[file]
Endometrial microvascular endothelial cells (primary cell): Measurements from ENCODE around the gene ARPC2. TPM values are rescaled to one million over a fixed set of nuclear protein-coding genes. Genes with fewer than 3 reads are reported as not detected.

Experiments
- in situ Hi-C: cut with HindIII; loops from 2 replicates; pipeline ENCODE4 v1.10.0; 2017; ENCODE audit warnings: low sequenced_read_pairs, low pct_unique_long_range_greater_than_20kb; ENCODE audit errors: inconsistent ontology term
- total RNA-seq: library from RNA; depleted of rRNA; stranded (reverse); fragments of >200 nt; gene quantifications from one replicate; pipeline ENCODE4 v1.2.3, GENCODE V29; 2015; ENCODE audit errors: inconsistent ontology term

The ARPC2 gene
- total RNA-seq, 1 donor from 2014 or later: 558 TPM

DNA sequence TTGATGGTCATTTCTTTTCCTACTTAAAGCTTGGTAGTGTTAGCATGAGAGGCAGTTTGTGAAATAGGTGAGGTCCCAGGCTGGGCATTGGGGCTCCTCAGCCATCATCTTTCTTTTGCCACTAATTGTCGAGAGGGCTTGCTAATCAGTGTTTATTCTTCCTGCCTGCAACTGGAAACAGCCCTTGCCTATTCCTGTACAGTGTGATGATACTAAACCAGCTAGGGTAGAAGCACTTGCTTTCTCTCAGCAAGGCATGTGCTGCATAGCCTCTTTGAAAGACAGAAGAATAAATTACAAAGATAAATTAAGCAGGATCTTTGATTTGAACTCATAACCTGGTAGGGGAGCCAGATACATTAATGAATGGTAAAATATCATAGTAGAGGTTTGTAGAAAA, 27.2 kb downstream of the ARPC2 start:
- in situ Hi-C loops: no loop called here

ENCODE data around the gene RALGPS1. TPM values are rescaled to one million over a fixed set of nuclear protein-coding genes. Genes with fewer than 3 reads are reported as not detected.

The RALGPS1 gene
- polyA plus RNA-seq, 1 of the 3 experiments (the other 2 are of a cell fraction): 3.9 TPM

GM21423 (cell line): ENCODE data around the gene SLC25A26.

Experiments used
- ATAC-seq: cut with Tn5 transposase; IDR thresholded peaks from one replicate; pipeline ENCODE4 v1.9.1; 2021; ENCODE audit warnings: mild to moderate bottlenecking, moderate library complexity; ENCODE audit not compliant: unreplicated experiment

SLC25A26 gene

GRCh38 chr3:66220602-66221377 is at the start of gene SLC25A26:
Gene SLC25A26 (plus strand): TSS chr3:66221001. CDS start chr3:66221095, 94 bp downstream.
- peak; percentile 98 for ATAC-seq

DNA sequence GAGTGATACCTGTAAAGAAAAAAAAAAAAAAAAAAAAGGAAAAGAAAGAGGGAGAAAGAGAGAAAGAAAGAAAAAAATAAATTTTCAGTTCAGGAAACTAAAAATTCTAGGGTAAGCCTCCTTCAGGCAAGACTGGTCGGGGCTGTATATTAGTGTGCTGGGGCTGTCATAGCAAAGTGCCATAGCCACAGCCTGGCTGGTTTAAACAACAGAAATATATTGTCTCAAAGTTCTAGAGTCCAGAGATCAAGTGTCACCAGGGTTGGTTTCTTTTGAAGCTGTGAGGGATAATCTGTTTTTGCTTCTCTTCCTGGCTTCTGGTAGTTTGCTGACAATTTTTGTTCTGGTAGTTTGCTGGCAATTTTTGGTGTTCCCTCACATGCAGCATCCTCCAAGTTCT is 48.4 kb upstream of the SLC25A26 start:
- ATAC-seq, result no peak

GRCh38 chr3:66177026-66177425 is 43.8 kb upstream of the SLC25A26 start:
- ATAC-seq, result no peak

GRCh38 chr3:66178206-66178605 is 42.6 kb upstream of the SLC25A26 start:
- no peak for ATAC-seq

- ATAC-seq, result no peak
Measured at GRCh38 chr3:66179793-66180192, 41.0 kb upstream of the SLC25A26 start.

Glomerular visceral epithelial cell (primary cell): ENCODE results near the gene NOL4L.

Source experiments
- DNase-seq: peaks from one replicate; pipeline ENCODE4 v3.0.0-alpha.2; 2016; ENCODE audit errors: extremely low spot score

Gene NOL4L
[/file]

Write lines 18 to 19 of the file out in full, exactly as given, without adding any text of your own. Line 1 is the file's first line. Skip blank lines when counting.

- peak; percentile 98 for ATAC-seq

DNA sequence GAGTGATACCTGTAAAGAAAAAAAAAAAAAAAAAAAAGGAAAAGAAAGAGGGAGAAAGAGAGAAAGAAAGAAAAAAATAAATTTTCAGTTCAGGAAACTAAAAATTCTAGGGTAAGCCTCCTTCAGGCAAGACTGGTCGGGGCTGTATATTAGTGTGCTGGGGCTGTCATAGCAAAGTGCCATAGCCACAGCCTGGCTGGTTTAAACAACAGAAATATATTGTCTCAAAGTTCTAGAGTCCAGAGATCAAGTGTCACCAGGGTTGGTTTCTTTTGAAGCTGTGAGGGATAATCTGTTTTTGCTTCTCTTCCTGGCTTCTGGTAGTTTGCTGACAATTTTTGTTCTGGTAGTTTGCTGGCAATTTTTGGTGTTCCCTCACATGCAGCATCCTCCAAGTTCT is 48.4 kb upstream of the SLC25A26 start: